Kerry Klein

Reporter

Kerry Klein is a radio and print reporter who’s covered issues ranging from air and water quality to renewable energy and space exploration. After stints at KQED, the San Jose Mercury News, and NASA, she freelanced for outlets like The Atlantic, Science and Stanford Magazine. In 2015, she was awarded a grant from the Public Radio Exchange to report a national story on the health effects of noise pollution. She is also a lecturer in the Mass Communication and Journalism department at Fresno State.

After growing up near Boston, Kerry graduated from McGill University with a B.S. in geology. When she began working as an exploration geologist and geothermal energy analyst, radio reporting was a distant and unlikely future. But she found meaning in media while hosting a talk show at a Montreal public radio station and later while producing a podcast for Science Magazine. She subsequently studied science journalism at the University of California, Santa Cruz, and is excited to be exploring community health and the rich diversity of the San Joaquin Valley here at KVPR.

When she’s not in front of a computer or microphone, Kerry can be found biking to the rock climbing gym, practicing her violin, or sewing a retro cocktail dress.

In one of this first speeches since securing enough delegates to win the nomination, presumptive GOP nominee Donald Trump rallied supporters at the Selland Arena in downtown Fresno today.

The speech touched on familiar themes but also took on a topic important to the Central Valley.

“Wow! Thank you, everybody! What a crowd. What a crowd,” said the ever-confident Trump as he took the stage, waving, smiling at cheering supporters and giving his signature thumbs up.

Kerry Klein/KVPR

Some Valley residents may remember Measure E, a bond passed in 2002 that funded repairs and improvements at community colleges in Fresno, Madera, Kings and Tulare Counties. Now, 14 years later, the community college district is asking for money—on an even bigger ballot measure.

Kerry Klein/KVPR

Residents of Bakersfield breathe some of the most polluted air in the nation, thanks to a confluence of vehicle exhaust, industrial operations, and stagnant valley air. In an effort to combat pollution, air quality advocates are now targeting a potential source of emissions that, at the moment, is not even operating.

Ride your bike along the Kern River just west of downtown Bakersfield, and you pass joggers and people walking dogs. To one side of the trail, families play Frisbee golf in the grass. To the other side, a symbol of Kern County’s economy looms silently.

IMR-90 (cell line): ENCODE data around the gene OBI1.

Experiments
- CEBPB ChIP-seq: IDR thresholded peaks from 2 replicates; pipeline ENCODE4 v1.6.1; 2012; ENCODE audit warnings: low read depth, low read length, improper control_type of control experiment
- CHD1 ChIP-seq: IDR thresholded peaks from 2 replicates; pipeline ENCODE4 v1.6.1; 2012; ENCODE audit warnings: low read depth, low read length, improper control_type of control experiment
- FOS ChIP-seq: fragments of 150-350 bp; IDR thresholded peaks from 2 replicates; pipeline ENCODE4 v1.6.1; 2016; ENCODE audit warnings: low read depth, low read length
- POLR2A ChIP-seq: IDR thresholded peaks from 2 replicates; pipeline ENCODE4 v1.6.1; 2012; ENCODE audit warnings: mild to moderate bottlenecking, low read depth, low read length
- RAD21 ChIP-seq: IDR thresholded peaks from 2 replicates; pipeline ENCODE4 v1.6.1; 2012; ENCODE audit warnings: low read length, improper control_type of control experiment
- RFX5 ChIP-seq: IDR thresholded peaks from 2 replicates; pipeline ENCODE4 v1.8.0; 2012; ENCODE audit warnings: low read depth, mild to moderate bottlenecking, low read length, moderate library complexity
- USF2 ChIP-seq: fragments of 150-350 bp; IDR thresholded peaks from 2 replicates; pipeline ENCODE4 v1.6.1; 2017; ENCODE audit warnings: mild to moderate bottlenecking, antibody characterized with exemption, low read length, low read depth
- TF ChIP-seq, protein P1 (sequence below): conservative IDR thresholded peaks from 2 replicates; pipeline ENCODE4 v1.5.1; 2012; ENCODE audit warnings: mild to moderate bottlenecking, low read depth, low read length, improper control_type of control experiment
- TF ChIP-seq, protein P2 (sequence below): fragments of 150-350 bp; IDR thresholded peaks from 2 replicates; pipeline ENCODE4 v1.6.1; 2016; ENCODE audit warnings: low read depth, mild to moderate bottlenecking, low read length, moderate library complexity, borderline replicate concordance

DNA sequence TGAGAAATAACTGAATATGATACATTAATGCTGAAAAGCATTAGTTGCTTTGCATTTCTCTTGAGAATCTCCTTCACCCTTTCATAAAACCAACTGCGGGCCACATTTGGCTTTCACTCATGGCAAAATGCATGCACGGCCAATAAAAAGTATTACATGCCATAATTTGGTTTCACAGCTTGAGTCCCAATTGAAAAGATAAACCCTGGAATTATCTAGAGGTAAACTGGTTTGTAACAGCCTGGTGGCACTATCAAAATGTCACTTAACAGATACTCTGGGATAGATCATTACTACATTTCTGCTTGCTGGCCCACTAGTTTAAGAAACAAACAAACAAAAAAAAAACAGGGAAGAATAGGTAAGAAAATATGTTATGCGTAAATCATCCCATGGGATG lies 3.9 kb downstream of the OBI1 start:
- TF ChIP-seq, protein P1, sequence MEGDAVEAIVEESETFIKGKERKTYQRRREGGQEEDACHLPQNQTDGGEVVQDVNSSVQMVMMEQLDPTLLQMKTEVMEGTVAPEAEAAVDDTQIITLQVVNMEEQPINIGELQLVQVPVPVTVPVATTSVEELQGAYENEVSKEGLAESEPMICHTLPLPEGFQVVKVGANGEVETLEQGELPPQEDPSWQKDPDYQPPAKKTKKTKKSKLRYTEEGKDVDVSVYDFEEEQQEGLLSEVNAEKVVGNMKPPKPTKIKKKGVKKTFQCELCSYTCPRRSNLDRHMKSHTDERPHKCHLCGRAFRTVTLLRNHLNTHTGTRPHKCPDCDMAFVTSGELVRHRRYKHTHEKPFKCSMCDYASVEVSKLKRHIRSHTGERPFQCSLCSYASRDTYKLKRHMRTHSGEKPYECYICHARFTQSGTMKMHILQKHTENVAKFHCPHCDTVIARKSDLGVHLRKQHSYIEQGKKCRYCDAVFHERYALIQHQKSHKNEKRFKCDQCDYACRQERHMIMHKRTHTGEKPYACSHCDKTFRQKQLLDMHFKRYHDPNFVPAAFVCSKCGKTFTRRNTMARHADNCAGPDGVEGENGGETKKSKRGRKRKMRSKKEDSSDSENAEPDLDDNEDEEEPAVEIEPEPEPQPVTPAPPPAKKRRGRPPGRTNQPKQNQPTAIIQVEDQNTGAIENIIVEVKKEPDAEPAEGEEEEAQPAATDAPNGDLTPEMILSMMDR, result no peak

Kerry Klein/KVPR

Right now, Clovis Community College is hosting an exhibit from the Smithsonian National Museum of American History. It’s all about the Bracero program, a controversial government campaign in the mid-20th century that brought Mexican men into the U.S. seasonally to work the fields. Alongside the Smithsonian exhibit are paintings by Eliana Soto, a local artist whose grandfather was a Bracero. She tells Kerry Klein about exploring her family’s history through art as part of our first-person series My Valley, My Story.

Kerry Klein/KVPR

Fresno Mayor Ashley Swearengin yesterday cut the ribbon for a new park in southeast Fresno. And this isn’t just any park.

Fresno skateboarders have a new skate park to play in. It’s located behind Romain Park near the junction of routes 41 and 180. And it’s unlike any other skate park in Fresno: it was designed by skateboarders. Hundreds of teenagers and young adults took part in the planning process—including Manuel Martinez.

Kerry Klein/KVPR

A report released today highlights how widespread unsafe drinking water is in California—particularly in schools. 

Between 2003 and 2014, over 900 schools in the state may have provided water that was contaminated with arsenic or bacteria. That’s according to the Community Water Center, a non-profit advocacy group based in Sacramento. The report combined publicly available data on water quality violations with the number of schools served by those systems.

Kerry Klein/KVPR

The state estimates that over a million Californians lack access to safe drinking water. After 15 years with arsenic contamination, one small Kern County community took the struggle for clean water into its own hands--in a campaign that could serve as a role model for others.

It’s recess at El Camino Real Elementary School in Arvin and the courtyard is packed. Kids play tag and tetherball, and laughter echoes throughout the yard.

Many valley residents struggle to access drinking water—some don’t have enough, while others face contamination. Now, a new law allows the state to step in and help those in need. In its first success story, the law didn't just bring water to a community; it helped end a standoff with a neighboring city.

Infographic courtesy of UCLA Center for Health Policy Research Chronic Disease Program

A new study out of UCLA estimates that 46 percent of adults in California have prediabetes, a precursor to diabetes marked by high blood sugar. The study suggests the risk is even higher in the San Joaquin Valley. In Fresno County, the rate could be as high as 49 percent.  "It's a major issue of health equity," says Harold Goldstein, executive director of UCLA’s Center for Health Policy Research and author of the study.

Courtesy Fresno Police Department

Dr. William Dominic was riding his bicycle home from work in late February when a car struck him and drove off. Dominic was severely injured and as of Wednesday was still being treated in the hospital.

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